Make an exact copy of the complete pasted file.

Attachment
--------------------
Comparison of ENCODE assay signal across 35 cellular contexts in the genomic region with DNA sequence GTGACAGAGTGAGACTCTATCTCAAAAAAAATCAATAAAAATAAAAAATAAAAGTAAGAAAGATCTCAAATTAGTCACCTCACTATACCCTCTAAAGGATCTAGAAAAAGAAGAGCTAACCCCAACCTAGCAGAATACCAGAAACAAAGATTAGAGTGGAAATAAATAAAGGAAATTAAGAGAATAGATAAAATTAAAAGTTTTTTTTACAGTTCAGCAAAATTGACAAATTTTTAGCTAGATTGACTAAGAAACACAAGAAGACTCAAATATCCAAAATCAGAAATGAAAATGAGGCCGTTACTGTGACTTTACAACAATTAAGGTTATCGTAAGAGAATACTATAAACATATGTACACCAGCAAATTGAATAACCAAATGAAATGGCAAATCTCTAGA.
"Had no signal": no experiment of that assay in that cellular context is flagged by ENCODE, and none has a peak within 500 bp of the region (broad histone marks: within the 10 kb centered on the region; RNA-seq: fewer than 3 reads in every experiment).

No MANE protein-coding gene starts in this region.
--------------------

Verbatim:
Comparison of ENCODE assay signal across 35 cellular contexts in the genomic region with DNA sequence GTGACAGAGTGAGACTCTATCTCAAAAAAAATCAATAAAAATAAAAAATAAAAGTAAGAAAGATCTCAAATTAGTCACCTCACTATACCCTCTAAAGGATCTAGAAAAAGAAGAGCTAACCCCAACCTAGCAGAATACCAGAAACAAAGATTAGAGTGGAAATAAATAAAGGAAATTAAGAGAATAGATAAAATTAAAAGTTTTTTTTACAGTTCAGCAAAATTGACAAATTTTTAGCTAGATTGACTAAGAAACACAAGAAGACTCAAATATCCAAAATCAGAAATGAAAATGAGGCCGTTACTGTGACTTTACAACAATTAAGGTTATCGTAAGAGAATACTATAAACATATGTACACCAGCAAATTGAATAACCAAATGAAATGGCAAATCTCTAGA.
"Had no signal": no experiment of that assay in that cellular context is flagged by ENCODE, and none has a peak within 500 bp of the region (broad histone marks: within the 10 kb centered on the region; RNA-seq: fewer than 3 reads in every experiment).

No MANE protein-coding gene starts in this region.